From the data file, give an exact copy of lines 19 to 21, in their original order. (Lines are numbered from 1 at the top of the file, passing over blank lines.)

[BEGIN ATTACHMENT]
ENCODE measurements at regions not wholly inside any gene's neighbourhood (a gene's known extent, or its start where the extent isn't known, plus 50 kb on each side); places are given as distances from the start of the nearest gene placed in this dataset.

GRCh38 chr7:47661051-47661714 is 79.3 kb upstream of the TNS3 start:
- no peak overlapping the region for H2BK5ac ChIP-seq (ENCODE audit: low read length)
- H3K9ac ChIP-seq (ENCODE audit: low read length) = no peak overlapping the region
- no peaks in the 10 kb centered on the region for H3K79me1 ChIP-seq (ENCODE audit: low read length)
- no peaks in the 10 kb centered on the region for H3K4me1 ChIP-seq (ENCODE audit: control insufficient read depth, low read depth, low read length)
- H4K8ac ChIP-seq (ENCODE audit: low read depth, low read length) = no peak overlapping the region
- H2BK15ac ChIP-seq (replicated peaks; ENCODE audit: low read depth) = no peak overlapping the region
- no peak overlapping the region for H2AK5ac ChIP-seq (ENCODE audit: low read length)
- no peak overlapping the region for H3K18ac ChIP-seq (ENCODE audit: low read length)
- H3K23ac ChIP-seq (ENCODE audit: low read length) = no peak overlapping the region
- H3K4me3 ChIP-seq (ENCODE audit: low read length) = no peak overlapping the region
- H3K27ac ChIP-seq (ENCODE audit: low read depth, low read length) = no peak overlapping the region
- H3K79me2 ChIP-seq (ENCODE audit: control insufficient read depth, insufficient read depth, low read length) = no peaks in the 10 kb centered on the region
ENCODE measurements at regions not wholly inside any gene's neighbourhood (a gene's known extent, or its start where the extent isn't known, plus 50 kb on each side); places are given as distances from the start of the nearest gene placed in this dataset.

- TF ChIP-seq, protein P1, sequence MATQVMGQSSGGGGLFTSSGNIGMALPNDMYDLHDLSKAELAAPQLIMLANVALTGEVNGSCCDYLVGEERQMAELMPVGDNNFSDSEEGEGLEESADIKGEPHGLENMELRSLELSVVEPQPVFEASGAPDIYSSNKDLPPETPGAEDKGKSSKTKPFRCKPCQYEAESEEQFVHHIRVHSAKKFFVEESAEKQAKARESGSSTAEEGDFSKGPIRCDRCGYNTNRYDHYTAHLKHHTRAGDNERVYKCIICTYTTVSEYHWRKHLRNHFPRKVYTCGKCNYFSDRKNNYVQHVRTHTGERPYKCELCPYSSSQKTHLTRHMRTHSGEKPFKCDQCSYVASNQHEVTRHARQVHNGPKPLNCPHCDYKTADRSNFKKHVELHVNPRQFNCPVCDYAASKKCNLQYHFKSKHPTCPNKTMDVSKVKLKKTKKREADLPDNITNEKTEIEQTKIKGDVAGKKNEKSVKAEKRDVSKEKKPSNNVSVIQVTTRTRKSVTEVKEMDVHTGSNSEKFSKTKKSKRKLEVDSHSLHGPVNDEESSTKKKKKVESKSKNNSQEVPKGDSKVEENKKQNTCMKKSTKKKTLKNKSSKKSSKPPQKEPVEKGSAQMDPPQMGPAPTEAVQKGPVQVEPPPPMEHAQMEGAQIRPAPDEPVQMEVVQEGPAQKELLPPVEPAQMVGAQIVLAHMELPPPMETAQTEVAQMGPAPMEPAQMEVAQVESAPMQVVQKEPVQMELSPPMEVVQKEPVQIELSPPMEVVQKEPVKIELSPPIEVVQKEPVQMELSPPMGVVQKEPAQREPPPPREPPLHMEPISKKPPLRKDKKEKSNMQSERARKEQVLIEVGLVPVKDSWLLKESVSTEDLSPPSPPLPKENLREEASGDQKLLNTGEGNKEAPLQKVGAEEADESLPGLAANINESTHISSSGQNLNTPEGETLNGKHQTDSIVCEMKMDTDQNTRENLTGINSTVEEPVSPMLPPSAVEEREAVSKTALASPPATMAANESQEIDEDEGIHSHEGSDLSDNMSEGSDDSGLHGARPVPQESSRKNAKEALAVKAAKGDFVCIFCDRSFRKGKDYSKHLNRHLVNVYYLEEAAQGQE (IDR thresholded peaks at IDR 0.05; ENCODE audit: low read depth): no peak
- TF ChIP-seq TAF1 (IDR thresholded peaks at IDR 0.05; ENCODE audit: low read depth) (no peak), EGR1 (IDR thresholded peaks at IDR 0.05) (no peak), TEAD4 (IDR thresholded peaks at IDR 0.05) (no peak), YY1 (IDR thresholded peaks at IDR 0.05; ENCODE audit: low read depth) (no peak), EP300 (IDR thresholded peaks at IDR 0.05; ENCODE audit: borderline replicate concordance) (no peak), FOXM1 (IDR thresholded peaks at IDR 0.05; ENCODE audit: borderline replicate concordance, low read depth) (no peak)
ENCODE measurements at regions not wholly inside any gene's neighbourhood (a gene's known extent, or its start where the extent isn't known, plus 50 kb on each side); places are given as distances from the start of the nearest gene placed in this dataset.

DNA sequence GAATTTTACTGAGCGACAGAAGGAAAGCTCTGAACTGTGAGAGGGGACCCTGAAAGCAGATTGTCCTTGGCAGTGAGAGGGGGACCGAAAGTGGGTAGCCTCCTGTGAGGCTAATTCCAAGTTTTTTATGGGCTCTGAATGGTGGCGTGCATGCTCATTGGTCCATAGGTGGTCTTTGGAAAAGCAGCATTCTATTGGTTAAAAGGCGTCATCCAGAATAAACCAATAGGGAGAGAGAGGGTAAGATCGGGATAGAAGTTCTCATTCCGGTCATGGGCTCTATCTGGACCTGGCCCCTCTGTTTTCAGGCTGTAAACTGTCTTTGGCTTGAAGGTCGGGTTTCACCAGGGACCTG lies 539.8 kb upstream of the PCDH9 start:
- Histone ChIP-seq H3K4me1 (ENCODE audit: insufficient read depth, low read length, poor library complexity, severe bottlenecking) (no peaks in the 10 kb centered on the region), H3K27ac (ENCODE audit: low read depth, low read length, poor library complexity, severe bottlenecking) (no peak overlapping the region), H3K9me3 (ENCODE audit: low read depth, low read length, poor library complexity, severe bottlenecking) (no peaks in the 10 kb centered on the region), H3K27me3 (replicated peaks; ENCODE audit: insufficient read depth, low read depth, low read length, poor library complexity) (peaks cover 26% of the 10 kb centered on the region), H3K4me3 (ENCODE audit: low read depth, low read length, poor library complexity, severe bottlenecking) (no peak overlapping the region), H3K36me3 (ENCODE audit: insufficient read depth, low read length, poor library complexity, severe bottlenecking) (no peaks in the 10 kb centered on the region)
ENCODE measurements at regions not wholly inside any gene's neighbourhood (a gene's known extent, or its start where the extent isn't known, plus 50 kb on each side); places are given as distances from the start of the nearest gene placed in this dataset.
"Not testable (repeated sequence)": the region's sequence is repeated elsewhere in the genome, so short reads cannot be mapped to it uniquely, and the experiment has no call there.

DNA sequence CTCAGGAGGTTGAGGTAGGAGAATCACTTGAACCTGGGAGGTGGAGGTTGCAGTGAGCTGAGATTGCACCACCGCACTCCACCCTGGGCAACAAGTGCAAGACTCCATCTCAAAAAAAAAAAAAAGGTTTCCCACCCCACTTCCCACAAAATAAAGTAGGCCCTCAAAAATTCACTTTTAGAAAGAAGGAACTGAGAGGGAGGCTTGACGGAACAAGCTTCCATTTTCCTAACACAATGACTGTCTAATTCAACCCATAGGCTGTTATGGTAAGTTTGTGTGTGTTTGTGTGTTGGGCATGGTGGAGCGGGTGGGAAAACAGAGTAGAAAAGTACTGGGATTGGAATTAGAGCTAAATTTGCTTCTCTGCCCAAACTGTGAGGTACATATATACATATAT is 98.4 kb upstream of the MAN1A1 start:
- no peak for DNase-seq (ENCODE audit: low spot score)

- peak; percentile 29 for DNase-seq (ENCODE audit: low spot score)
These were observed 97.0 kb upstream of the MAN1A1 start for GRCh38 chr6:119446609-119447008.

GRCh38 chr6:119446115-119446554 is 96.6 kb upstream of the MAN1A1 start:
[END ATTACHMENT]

DNA sequence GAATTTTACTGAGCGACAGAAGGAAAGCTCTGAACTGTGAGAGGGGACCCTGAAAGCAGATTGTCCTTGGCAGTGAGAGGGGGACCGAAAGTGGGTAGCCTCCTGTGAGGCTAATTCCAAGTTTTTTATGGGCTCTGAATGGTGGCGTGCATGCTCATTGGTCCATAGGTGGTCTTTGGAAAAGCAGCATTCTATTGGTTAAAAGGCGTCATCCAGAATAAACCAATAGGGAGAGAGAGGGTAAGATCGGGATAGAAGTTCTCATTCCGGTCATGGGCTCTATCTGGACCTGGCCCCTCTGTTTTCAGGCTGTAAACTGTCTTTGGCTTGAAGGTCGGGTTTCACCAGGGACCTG lies 539.8 kb upstream of the PCDH9 start:
- Histone ChIP-seq H3K4me1 (ENCODE audit: insufficient read depth, low read length, poor library complexity, severe bottlenecking) (no peaks in the 10 kb centered on the region), H3K27ac (ENCODE audit: low read depth, low read length, poor library complexity, severe bottlenecking) (no peak overlapping the region), H3K9me3 (ENCODE audit: low read depth, low read length, poor library complexity, severe bottlenecking) (no peaks in the 10 kb centered on the region), H3K27me3 (replicated peaks; ENCODE audit: insufficient read depth, low read depth, low read length, poor library complexity) (peaks cover 26% of the 10 kb centered on the region), H3K4me3 (ENCODE audit: low read depth, low read length, poor library complexity, severe bottlenecking) (no peak overlapping the region), H3K36me3 (ENCODE audit: insufficient read depth, low read length, poor library complexity, severe bottlenecking) (no peaks in the 10 kb centered on the region)
ENCODE measurements at regions not wholly inside any gene's neighbourhood (a gene's known extent, or its start where the extent isn't known, plus 50 kb on each side); places are given as distances from the start of the nearest gene placed in this dataset.